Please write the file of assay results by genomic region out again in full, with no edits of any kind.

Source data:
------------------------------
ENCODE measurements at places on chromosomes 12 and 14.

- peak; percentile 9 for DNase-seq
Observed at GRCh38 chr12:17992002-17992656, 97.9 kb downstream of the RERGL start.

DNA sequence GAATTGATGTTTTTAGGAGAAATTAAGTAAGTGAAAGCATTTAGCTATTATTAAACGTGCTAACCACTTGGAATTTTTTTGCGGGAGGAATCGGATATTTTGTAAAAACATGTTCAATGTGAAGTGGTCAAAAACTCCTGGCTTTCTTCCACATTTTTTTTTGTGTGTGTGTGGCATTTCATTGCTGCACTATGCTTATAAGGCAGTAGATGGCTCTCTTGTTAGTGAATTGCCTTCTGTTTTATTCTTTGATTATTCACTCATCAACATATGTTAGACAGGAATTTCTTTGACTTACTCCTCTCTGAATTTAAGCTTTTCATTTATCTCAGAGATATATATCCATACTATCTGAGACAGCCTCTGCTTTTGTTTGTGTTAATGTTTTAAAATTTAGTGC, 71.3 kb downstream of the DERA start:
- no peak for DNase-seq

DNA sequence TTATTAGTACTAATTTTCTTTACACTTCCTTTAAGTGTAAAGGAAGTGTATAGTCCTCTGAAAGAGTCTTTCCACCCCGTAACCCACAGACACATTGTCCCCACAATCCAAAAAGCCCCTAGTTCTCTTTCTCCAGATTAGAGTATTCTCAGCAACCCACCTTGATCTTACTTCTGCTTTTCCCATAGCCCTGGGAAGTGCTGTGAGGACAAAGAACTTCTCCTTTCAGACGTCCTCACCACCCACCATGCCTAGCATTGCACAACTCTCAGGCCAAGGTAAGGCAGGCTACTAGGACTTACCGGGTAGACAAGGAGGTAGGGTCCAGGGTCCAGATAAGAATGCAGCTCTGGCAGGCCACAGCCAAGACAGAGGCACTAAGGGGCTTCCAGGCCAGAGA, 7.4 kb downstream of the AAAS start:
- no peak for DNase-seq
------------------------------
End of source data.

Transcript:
ENCODE measurements at places on chromosomes 12 and 14.

- peak; percentile 9 for DNase-seq
Observed at GRCh38 chr12:17992002-17992656, 97.9 kb downstream of the RERGL start.

DNA sequence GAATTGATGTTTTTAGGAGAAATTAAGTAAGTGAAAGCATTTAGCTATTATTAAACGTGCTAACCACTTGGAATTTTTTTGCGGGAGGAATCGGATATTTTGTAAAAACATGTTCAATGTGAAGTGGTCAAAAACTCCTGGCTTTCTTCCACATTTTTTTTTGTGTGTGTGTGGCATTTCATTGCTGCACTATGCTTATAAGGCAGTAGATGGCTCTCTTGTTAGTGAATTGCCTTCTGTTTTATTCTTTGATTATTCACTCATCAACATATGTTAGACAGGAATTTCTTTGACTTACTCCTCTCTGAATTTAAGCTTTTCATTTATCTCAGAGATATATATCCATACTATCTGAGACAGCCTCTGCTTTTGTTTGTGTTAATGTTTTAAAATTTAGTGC, 71.3 kb downstream of the DERA start:
- no peak for DNase-seq

DNA sequence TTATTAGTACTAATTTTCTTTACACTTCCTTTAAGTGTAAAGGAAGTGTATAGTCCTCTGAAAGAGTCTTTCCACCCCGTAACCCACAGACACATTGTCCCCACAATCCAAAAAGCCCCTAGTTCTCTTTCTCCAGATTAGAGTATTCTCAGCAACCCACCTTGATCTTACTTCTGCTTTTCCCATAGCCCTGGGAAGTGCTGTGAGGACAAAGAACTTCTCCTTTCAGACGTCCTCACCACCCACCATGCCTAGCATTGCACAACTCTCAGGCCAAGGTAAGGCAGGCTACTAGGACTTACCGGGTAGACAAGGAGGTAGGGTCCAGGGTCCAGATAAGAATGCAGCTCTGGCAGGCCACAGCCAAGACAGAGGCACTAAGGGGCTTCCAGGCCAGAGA, 7.4 kb downstream of the AAAS start:
- no peak for DNase-seq